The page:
Project

General

Profile

Feature #328

Investigate the possibility of storing the processed blocklists in SQLite databases to speed up app loading.

Added by privacy guy about 1 year ago. Updated 6 months ago.

Status:
New
Priority:
3.x
Start date:
09/02/2018
Due date:
% Done:

0%

Estimated time:

Description

Hello, thank you for your great program. Unfortunately on my moto g2 it takes five seconds to start the gui.
Would it be possible for a better start time experience to load the gui in advance, that you can type the requested url, while Privacy Browser still loads other necessary content (such as blocklists). Something like this:

click on icon -> load gui -> type in url (during this time browser loads other essential stuff) -> render website

Thank you very much :)

History

#1

Updated by Rayleigh Rayleigh about 1 year ago

I also experience long loading times. Just saying so it can be confirmed as not a one-off issue.

#2

Updated by Soren Stoutner about 1 year ago

  • Subject changed from decrease start time to Investigate the possibility of storing the processed blocklists in SQLite databases to speed up app loading.
  • Assignee set to Soren Stoutner
  • Priority changed from 2 to 3.x

As privacy guy already knows, but for the benefit of anyone else who may follow this issue, the long start time is caused by the loading of the blocklists as described at https://www.stoutner.com/privacy-browser/blocklists/ and https://www.stoutner.com/privacy-browser-2-8/. These blocklists are quite significant and require several seconds of CPU processing time depending on one's hardware.

Creating a semi-functional GUI while the blocklists are loading that doesn't introduce other bugs is a surprisingly difficult task because of the way Android's lifecycle and GUI thread are designed. I am already planning on creating a "Loading Blocklists" message as described in https://redmine.stoutner.com/issues/285 but this will also require a surprisingly large amount of code refactoring.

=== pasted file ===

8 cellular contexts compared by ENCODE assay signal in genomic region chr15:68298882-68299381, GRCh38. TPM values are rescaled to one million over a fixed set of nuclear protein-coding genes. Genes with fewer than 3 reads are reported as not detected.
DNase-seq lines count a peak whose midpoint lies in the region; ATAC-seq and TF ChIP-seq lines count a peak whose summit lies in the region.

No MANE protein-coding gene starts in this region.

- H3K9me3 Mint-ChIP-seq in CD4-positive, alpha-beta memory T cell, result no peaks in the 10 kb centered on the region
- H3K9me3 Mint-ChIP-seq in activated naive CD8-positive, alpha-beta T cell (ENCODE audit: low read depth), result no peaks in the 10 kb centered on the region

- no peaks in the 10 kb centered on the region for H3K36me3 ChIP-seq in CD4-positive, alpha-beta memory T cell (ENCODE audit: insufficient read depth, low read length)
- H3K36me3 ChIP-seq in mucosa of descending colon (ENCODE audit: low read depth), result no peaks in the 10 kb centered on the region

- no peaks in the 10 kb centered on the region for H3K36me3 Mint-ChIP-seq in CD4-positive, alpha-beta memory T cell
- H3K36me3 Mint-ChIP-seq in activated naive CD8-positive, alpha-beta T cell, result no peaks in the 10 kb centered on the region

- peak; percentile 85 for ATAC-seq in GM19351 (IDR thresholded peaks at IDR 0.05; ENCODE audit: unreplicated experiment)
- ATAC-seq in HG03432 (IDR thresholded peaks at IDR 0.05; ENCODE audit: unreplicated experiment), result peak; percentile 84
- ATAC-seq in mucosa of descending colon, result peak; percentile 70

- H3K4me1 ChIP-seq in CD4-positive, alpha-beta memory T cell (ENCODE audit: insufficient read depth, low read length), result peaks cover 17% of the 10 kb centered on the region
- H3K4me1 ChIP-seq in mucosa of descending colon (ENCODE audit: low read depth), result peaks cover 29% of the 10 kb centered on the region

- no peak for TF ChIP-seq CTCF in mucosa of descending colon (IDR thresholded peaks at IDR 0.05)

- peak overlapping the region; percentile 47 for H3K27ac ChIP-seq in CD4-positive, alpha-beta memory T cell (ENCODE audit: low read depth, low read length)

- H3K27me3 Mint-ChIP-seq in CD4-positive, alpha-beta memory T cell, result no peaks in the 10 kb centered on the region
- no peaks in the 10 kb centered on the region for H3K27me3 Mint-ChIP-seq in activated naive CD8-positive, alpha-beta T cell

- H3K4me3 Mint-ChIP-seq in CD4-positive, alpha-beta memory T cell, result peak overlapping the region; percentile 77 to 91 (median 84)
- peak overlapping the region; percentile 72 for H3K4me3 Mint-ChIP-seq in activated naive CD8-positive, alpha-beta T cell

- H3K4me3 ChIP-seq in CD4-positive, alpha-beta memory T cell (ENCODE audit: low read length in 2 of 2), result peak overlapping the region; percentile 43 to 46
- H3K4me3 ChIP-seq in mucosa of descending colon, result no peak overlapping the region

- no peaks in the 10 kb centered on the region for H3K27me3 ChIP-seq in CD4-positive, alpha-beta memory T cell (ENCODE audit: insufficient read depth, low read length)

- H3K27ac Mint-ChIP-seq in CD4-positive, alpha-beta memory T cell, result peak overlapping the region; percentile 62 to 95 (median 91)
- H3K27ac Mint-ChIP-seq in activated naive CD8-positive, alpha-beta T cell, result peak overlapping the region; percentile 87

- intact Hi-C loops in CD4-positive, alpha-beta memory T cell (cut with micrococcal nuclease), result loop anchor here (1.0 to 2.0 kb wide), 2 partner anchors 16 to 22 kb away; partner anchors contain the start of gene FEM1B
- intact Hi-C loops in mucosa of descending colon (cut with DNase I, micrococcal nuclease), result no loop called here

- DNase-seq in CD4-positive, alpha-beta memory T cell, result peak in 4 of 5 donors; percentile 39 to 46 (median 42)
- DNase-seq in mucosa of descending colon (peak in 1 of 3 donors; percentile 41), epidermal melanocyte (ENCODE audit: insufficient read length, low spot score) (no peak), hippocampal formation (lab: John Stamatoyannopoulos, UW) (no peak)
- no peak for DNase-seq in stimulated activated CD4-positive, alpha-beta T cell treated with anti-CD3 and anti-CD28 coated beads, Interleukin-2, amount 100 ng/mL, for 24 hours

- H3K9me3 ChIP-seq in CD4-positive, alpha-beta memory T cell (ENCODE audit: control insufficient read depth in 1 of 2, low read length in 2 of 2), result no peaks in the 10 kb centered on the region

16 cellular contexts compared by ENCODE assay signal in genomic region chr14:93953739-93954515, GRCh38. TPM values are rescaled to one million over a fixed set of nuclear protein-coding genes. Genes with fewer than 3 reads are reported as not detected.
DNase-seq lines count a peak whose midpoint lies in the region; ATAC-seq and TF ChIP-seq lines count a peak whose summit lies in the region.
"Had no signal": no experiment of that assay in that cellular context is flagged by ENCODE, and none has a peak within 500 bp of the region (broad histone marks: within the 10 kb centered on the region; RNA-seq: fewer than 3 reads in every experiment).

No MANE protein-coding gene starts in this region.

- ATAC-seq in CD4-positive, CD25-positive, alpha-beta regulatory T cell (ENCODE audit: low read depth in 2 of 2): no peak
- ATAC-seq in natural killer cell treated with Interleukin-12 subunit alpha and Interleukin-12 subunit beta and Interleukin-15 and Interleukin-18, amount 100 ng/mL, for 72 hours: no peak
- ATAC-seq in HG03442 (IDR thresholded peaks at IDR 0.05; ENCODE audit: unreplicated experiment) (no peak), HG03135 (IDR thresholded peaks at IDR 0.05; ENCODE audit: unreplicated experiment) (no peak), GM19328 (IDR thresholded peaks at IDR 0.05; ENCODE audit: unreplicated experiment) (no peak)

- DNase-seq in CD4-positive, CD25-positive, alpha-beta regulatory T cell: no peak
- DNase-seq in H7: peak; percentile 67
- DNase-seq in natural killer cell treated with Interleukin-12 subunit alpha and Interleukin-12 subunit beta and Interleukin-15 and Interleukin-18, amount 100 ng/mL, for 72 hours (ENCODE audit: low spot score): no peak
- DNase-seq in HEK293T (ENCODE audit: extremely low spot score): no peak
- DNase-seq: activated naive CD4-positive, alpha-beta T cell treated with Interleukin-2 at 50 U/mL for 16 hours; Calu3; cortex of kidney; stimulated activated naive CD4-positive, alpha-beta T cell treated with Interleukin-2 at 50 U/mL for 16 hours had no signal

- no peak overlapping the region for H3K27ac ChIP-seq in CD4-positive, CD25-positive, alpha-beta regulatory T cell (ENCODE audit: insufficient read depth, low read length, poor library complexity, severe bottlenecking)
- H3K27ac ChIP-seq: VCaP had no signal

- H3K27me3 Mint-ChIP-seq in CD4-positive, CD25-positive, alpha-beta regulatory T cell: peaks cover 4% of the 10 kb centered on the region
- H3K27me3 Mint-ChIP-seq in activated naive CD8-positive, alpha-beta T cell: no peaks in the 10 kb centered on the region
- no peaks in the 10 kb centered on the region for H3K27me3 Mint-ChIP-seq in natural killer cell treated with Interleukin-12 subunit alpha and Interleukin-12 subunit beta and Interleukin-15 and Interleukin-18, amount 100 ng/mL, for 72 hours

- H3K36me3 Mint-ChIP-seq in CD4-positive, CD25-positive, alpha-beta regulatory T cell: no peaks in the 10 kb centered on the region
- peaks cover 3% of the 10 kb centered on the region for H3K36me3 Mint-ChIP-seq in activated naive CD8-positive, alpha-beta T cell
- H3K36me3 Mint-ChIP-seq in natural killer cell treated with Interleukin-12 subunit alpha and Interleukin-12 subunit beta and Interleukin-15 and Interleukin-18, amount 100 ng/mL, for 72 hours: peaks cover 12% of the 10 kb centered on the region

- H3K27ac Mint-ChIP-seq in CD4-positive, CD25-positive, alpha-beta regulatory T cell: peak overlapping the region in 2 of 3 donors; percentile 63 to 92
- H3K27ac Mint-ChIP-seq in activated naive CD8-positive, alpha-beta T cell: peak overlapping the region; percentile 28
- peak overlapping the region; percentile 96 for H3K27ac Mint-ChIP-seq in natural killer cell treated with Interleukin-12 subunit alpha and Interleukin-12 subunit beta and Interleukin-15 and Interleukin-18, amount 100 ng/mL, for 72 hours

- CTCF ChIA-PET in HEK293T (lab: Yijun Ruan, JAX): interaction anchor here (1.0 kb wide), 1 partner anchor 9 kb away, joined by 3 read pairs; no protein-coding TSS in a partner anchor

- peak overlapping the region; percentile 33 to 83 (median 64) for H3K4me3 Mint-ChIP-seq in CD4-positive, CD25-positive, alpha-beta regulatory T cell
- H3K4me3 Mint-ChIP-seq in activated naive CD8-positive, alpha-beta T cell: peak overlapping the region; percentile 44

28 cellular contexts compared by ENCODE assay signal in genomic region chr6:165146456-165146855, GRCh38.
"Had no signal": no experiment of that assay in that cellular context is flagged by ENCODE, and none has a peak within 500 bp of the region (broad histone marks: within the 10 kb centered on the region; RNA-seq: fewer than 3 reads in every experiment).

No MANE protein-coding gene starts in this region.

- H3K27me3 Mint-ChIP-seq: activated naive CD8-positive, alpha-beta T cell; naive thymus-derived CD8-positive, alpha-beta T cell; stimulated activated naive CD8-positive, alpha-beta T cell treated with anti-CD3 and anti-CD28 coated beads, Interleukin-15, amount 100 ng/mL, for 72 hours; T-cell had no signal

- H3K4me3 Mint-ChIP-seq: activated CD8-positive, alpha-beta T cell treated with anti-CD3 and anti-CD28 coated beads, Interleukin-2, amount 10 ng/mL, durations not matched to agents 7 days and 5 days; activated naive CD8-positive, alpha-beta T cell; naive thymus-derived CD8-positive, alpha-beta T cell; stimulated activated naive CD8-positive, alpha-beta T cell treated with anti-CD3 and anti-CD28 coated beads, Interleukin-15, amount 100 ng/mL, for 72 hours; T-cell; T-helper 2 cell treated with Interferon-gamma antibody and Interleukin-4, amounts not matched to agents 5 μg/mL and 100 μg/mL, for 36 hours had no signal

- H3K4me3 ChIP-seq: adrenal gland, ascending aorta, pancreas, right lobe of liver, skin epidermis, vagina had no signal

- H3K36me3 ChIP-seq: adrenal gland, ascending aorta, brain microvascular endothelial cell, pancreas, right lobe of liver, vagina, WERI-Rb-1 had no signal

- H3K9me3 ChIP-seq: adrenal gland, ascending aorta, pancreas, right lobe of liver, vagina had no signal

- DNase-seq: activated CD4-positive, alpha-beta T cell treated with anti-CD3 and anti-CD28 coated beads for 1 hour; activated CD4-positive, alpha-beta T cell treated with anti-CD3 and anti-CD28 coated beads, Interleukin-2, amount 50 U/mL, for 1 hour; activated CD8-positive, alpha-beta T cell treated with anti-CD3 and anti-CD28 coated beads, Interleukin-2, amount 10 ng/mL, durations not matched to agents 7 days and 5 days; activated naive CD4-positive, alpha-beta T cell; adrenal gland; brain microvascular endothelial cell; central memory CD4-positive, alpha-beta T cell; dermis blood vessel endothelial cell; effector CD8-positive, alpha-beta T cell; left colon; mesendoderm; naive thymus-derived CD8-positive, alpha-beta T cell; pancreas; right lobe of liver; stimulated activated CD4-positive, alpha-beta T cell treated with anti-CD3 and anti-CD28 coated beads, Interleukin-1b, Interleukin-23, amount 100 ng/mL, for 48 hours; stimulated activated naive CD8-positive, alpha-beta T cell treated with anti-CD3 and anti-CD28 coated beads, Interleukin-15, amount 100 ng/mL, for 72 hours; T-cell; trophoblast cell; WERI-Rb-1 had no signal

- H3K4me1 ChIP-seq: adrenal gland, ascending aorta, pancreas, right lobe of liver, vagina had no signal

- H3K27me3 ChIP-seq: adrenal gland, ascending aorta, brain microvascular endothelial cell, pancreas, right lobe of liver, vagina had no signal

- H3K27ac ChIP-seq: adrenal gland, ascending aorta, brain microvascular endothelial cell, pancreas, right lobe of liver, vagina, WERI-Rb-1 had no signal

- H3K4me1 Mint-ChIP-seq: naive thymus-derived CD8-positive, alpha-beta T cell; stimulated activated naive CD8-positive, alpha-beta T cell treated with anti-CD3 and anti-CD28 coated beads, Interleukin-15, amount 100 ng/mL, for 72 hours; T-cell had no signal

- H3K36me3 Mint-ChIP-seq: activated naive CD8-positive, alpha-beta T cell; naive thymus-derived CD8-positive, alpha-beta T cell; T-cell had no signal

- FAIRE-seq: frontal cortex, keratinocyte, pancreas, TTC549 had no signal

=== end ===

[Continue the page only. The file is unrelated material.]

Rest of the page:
However, to get at the core of the problem, I have also been considering ways to speed up the processing of the blocklists so the delay is not significant. One possibility is to convert the blocklists from their native format to a SQLite database that more closely mirrors the data structures used by the ArrayLists. I am not sure this will speed things up, but it is likely enough that I plant to spend some time investigating the possibility. This is likely to be a time-consuming process, and as such, I am planning to delay it until after the addition of tabbed browsing, which is a much desired feature.

#3

Updated by Rayleigh Rayleigh about 1 year ago

Seen as the issue is scheduled for the 3.x series, what about adding a (configurably dark/light) splash screen? It's a simple temporary workaround and it would be much more pleasant to see eg. the PB logo instead of a bright white screen for a few seconds.

#4

Updated by Soren Stoutner about 1 year ago

If that were easy to do I would do it. However, because of the way Android is designed and the blocklists are currently implemented, Android has to finish processing the blocklists before any GUI elements are drawn, including any configuration for the background color. It is possible to redesign the blocklists so that they are loaded in the background as described in https://redmine.stoutner.com/issues/285, but it is a significant task that will likely break a lot of other things, and as such I am putting it off until after tabbed browsing in the 3.x series.

I'm really sorry for the inconvenience this causes for users on older devices. If I could think of an easy way to work around it I would.

#5

Updated by Soren Stoutner 7 months ago

  • Priority changed from 3.x to Next Release
#6

Updated by Soren Stoutner 6 months ago

  • Priority changed from Next Release to 3.x

SQLite can't handle string arrays natively, which makes me want to rethink the direction I should go.

https://stackoverflow.com/questions/9053685/android-sqlite-saving-string-array

The current internal structure of the blocklists uses string arrays. I could be possible to redesign them some other way, but that might end up slowing things down instead of speeding them up.

I could also look at compressing the string arrays into a single string or into a byte array, but that might also increase the total processing time instead of decreasing it.

I think I am going to sit on this a while longer before I make a decision on how to proceed.

Also available in: Atom PDF